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Revived rail travel may be one answer to climate issue

By Harvey Morris | China Daily Global | Updated: 2021-01-29 09:36
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A German-funded report this month recommended reviving the Trans Europe Express, a rail network that provided direct passenger connections among the continent's capitals for almost four decades until being suspended in 1995.

The first-class service lost out to short-haul air routes that became the preferred option for linking the countries of the European Union, particularly for business travelers and people on holiday.

However, the environmental groups that prepared the latest report argued that reactivating the network is key to meeting carbon neutrality in Europe by 2050.

The German initiative-the Berlin government first floated the idea last year-is a further sign of the back-to-the-future moment for rail, a 19th century transportation innovation that was eclipsed by the internal combustion engine and the airplane in the 20th century.

Around the world, strategic planners are waking up to the idea that when it comes to transporting goods and providing mass mobility in a climate-challenged world, you cannot beat the train.

Rail development certainly did not stand still in the 20th century. But many governments, particularly in developed countries, switched to fostering the construction of freeways and airport infrastructure as they planned their transportation futures.

The United States, a country arguably built on railroads, still has the world's largest rail network, with more than 240,000 kilometers of track. But much of that is dedicated to often slow-moving freight, while only about 32,000 km is dedicated to passenger links.

The US has been a late adopter of the kind of high-speed rail pioneered by the Japanese and the Europeans. Since 2003, when the Qinhuangdao-Shenyang route was inaugurated, China has led the field in fast rail connections based on its own domestic train-building industry.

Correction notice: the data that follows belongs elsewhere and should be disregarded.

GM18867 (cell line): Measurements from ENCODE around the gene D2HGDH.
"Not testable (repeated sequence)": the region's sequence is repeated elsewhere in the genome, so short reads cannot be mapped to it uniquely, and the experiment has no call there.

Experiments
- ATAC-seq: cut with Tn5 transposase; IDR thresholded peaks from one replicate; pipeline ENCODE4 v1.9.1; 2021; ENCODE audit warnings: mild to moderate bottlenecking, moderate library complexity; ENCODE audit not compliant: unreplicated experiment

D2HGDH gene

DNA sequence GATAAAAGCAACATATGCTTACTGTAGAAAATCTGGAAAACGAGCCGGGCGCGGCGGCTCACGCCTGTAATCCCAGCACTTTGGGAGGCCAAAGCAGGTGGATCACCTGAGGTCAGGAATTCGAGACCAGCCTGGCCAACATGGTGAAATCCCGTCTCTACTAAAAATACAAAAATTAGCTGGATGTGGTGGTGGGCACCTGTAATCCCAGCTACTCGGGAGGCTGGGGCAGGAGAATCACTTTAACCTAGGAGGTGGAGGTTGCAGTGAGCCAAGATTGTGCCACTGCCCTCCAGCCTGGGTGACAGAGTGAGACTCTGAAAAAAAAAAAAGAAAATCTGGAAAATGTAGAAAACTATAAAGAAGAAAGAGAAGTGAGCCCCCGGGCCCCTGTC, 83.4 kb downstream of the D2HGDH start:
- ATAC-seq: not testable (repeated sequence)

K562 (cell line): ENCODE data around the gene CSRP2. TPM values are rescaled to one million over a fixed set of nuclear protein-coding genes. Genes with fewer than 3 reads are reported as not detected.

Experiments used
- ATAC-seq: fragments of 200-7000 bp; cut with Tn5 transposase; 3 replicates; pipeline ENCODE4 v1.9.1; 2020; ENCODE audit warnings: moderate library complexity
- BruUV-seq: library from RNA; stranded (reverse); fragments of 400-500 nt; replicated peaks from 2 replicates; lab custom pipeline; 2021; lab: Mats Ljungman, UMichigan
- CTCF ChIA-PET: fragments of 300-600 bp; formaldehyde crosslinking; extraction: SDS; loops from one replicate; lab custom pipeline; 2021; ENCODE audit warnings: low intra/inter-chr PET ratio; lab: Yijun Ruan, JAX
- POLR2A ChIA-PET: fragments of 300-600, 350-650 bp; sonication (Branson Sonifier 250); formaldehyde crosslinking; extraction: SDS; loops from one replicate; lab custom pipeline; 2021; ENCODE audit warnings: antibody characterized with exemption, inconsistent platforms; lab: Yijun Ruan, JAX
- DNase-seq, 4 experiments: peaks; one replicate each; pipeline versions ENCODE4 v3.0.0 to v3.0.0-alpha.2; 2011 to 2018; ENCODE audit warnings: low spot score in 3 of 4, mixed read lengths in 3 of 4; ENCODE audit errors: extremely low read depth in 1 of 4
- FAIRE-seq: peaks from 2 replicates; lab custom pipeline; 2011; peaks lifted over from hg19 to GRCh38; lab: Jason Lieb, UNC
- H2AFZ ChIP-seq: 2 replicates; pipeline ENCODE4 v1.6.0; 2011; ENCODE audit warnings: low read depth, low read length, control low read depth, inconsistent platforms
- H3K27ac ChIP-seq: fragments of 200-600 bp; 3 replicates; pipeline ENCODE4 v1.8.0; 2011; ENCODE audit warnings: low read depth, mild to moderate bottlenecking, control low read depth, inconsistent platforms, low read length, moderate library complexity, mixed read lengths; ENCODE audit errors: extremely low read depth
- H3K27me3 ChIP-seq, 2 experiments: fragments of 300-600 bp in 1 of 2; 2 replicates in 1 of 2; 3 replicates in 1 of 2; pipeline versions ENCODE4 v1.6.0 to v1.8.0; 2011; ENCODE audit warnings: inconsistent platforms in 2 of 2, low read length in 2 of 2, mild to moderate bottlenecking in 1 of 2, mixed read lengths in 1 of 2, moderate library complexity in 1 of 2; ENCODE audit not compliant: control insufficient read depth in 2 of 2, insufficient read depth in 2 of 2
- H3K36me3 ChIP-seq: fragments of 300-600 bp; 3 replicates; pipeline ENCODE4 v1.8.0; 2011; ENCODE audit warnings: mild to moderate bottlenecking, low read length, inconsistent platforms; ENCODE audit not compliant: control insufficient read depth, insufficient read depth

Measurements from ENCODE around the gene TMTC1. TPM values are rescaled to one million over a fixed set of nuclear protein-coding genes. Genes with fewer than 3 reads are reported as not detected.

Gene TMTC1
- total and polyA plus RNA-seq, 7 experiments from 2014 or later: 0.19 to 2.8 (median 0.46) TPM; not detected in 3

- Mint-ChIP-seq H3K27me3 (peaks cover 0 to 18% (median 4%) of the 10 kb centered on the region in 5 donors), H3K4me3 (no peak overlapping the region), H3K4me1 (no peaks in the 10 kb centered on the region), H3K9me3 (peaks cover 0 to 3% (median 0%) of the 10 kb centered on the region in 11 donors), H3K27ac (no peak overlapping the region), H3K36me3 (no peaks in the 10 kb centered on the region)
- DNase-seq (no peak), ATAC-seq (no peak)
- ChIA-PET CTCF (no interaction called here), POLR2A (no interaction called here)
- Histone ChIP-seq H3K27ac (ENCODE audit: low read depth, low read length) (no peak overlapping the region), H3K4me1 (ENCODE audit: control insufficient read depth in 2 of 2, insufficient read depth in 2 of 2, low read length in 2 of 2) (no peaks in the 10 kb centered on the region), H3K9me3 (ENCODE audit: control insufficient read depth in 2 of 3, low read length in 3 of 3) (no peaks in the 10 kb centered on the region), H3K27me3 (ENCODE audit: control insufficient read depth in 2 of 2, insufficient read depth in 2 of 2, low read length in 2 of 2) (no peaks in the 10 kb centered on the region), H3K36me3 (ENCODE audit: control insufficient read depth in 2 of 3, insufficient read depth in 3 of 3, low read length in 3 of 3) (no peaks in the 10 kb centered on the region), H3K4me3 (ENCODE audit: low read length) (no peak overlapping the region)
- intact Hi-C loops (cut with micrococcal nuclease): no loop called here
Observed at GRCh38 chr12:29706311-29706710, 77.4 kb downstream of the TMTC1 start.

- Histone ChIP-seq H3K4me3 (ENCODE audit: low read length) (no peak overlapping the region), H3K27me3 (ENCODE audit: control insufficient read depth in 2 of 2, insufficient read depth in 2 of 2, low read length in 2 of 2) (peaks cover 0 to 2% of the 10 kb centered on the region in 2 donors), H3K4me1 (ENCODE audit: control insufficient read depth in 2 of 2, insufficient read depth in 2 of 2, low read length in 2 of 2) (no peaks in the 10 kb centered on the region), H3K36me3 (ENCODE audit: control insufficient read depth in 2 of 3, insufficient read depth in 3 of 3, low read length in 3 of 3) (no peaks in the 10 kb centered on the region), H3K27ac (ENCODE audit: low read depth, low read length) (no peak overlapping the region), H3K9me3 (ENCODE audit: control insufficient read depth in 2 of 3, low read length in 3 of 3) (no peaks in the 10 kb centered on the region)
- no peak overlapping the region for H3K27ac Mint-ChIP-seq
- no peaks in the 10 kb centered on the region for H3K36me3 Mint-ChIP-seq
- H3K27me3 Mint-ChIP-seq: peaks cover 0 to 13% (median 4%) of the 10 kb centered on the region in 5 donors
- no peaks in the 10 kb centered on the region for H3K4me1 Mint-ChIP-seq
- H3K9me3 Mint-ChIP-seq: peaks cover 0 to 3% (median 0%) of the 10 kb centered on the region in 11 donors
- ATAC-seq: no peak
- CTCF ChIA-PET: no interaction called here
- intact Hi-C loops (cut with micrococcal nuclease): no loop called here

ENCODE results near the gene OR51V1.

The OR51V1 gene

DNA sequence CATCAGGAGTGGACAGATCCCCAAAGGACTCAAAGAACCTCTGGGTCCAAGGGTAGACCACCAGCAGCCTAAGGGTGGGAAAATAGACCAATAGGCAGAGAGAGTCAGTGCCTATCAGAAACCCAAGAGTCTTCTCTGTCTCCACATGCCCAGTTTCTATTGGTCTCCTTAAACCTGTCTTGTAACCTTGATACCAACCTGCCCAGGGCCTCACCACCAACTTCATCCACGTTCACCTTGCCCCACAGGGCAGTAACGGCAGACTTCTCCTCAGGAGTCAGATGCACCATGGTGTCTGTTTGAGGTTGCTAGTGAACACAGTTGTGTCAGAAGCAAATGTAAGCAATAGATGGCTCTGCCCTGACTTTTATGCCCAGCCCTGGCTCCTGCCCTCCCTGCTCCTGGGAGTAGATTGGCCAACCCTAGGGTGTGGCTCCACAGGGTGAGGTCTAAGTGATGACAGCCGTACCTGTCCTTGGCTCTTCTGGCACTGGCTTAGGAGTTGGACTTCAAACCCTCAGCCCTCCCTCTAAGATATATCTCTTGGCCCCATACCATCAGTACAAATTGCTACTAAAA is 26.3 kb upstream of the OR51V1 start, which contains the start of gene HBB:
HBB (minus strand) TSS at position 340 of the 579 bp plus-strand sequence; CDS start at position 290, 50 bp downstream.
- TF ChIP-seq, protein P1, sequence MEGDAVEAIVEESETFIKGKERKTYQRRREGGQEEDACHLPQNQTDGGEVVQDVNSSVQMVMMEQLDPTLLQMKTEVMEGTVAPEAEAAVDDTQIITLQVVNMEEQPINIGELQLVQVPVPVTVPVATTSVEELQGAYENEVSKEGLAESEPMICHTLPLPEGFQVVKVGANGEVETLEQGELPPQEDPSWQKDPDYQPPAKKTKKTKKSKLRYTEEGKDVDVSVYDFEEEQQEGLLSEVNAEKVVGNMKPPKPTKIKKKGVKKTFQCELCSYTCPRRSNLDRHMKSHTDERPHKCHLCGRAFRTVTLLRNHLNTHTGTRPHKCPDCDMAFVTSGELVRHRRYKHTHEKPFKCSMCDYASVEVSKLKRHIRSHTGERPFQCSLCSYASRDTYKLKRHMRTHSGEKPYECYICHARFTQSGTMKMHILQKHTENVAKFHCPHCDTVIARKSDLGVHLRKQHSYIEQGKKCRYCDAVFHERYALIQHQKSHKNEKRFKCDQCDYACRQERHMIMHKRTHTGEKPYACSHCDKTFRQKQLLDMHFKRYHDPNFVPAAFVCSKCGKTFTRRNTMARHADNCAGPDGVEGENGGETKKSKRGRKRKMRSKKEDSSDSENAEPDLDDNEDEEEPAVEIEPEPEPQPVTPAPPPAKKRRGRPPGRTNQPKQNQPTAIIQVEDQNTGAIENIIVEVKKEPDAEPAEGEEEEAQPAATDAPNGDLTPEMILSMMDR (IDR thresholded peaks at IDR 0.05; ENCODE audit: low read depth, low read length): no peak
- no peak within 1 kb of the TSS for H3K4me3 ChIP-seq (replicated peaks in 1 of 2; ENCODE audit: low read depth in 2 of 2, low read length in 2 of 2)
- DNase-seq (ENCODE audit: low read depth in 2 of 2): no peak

The spur for subsequent Chinese rail expansion was the need to provide economic stimulus to meet the challenges of the 2008 global financial crisis, an example of how passive developments can sometimes spearhead positive innovation.

In light of the existential threat of climate change, fueled to a large extent by the explosion of air and road travel in the 20th century, railways updated for the new century may provide at least part of the solution.

In face of the more immediate COVID-19 pandemic crisis, all forms of travel have suffered from the impact of lockdowns and other health restrictions. Passenger numbers have tumbled and services have been slashed.

This has created a short-term hit for the railways as much as for the airline operators. Automobile use has remained relatively high and may even receive a brief post-pandemic boost after a period in which people have become wary of public transportation.

In the longer term, however, a further expansion of automobile use, even electric ones, would likely create more problems than it would solve as a replacement for mass public transportation.

For most countries, their sometimes overlooked and undervalued rail networks are a vital strategic necessity. And that is why, despite the challenges of the pandemic, governments are likely to intervene to prop them up in these challenging times.

France has stepped in to support Eurostar, the operator that runs channel tunnel services between Britain and Europe, which have fallen to just four journeys a day because of the pandemic. It is urging the British government to do the same.

Less than three decades after the first passenger services under the Channel Tunnel, it is unimaginable they would now cease. The same could be said for a plethora of modern train services that have been added around the world during the high-speed revolution.

The cross-channel service is a shop window for the superiority of train travel even in the 21st century, an era in which past futurologists once predicted we would be traveling by personal submarines, jet packs or propeller-driven private cars.

In happier days, you can check in at the last minute in London and be in Paris or Brussels around two hours later. There is little waiting time, security checks are limited, and there is no long trek from a distant airport once you arrive. Passengers can walk around, grab a snack and generally avoid the indignities of crowded modern air travel.

As the world emerges from the pandemic crisis and focuses on the No 1 challenge of confronting climate change, how we travel will be a crucial element in planning for a greener future.

Today's futurologists might ponder that the early rail pioneers, who first put steam-powered trains on the tracks at the start of the 19th century, had already provided the best answer for their descendants in the 21st century.

The author is a senior media consultant for China Daily UK. The views do not necessarily reflect those of China Daily.

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